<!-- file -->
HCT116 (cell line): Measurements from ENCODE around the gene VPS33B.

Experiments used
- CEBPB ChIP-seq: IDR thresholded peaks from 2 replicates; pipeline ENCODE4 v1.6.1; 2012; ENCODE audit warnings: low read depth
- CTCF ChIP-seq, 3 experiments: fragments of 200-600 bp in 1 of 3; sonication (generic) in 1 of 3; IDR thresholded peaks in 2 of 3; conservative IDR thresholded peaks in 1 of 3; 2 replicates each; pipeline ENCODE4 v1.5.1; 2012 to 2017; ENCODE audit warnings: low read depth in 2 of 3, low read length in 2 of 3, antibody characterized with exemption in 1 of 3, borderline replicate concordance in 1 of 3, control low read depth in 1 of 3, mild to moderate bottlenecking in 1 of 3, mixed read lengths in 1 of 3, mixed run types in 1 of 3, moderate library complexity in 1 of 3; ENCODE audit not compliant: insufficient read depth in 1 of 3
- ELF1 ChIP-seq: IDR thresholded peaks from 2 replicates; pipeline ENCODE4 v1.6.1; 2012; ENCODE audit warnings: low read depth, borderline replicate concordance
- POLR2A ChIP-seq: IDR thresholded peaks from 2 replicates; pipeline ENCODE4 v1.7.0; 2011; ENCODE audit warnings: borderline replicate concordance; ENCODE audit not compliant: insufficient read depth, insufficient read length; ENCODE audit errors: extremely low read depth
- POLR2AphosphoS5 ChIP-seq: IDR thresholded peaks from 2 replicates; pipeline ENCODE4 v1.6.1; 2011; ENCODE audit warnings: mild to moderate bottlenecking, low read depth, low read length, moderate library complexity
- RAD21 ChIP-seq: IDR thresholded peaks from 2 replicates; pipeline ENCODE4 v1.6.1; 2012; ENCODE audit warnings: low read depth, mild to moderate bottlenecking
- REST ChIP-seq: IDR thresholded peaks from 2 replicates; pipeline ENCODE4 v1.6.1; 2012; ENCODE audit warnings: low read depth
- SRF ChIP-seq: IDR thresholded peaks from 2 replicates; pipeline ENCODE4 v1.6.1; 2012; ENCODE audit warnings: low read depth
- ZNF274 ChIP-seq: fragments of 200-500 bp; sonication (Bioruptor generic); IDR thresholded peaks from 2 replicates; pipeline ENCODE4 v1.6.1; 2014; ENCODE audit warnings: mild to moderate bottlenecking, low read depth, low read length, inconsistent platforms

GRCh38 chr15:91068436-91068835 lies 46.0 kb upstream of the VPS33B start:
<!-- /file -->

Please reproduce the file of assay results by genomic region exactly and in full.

HCT116 (cell line): Measurements from ENCODE around the gene VPS33B.

Experiments used
- CEBPB ChIP-seq: IDR thresholded peaks from 2 replicates; pipeline ENCODE4 v1.6.1; 2012; ENCODE audit warnings: low read depth
- CTCF ChIP-seq, 3 experiments: fragments of 200-600 bp in 1 of 3; sonication (generic) in 1 of 3; IDR thresholded peaks in 2 of 3; conservative IDR thresholded peaks in 1 of 3; 2 replicates each; pipeline ENCODE4 v1.5.1; 2012 to 2017; ENCODE audit warnings: low read depth in 2 of 3, low read length in 2 of 3, antibody characterized with exemption in 1 of 3, borderline replicate concordance in 1 of 3, control low read depth in 1 of 3, mild to moderate bottlenecking in 1 of 3, mixed read lengths in 1 of 3, mixed run types in 1 of 3, moderate library complexity in 1 of 3; ENCODE audit not compliant: insufficient read depth in 1 of 3
- ELF1 ChIP-seq: IDR thresholded peaks from 2 replicates; pipeline ENCODE4 v1.6.1; 2012; ENCODE audit warnings: low read depth, borderline replicate concordance
- POLR2A ChIP-seq: IDR thresholded peaks from 2 replicates; pipeline ENCODE4 v1.7.0; 2011; ENCODE audit warnings: borderline replicate concordance; ENCODE audit not compliant: insufficient read depth, insufficient read length; ENCODE audit errors: extremely low read depth
- POLR2AphosphoS5 ChIP-seq: IDR thresholded peaks from 2 replicates; pipeline ENCODE4 v1.6.1; 2011; ENCODE audit warnings: mild to moderate bottlenecking, low read depth, low read length, moderate library complexity
- RAD21 ChIP-seq: IDR thresholded peaks from 2 replicates; pipeline ENCODE4 v1.6.1; 2012; ENCODE audit warnings: low read depth, mild to moderate bottlenecking
- REST ChIP-seq: IDR thresholded peaks from 2 replicates; pipeline ENCODE4 v1.6.1; 2012; ENCODE audit warnings: low read depth
- SRF ChIP-seq: IDR thresholded peaks from 2 replicates; pipeline ENCODE4 v1.6.1; 2012; ENCODE audit warnings: low read depth
- ZNF274 ChIP-seq: fragments of 200-500 bp; sonication (Bioruptor generic); IDR thresholded peaks from 2 replicates; pipeline ENCODE4 v1.6.1; 2014; ENCODE audit warnings: mild to moderate bottlenecking, low read depth, low read length, inconsistent platforms

GRCh38 chr15:91068436-91068835 lies 46.0 kb upstream of the VPS33B start: